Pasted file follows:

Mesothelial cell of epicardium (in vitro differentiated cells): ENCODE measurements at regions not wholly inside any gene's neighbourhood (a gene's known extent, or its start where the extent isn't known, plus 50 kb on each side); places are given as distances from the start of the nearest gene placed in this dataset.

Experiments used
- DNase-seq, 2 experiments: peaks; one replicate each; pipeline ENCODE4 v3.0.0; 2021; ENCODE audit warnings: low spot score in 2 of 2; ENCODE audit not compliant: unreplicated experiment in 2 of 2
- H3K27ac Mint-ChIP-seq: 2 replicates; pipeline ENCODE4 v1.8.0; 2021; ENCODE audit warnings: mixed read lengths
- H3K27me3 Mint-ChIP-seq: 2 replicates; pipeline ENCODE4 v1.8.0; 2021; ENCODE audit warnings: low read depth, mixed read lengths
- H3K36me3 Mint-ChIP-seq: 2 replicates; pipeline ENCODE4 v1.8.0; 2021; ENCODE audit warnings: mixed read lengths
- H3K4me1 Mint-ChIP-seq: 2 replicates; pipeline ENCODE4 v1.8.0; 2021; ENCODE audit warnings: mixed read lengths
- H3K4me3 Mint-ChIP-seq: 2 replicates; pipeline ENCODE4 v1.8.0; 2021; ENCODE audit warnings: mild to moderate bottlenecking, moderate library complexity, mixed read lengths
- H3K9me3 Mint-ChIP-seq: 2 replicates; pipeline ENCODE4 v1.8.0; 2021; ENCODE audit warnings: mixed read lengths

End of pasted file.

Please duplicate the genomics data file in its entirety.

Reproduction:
Mesothelial cell of epicardium (in vitro differentiated cells): ENCODE measurements at regions not wholly inside any gene's neighbourhood (a gene's known extent, or its start where the extent isn't known, plus 50 kb on each side); places are given as distances from the start of the nearest gene placed in this dataset.

Experiments used
- DNase-seq, 2 experiments: peaks; one replicate each; pipeline ENCODE4 v3.0.0; 2021; ENCODE audit warnings: low spot score in 2 of 2; ENCODE audit not compliant: unreplicated experiment in 2 of 2
- H3K27ac Mint-ChIP-seq: 2 replicates; pipeline ENCODE4 v1.8.0; 2021; ENCODE audit warnings: mixed read lengths
- H3K27me3 Mint-ChIP-seq: 2 replicates; pipeline ENCODE4 v1.8.0; 2021; ENCODE audit warnings: low read depth, mixed read lengths
- H3K36me3 Mint-ChIP-seq: 2 replicates; pipeline ENCODE4 v1.8.0; 2021; ENCODE audit warnings: mixed read lengths
- H3K4me1 Mint-ChIP-seq: 2 replicates; pipeline ENCODE4 v1.8.0; 2021; ENCODE audit warnings: mixed read lengths
- H3K4me3 Mint-ChIP-seq: 2 replicates; pipeline ENCODE4 v1.8.0; 2021; ENCODE audit warnings: mild to moderate bottlenecking, moderate library complexity, mixed read lengths
- H3K9me3 Mint-ChIP-seq: 2 replicates; pipeline ENCODE4 v1.8.0; 2021; ENCODE audit warnings: mixed read lengths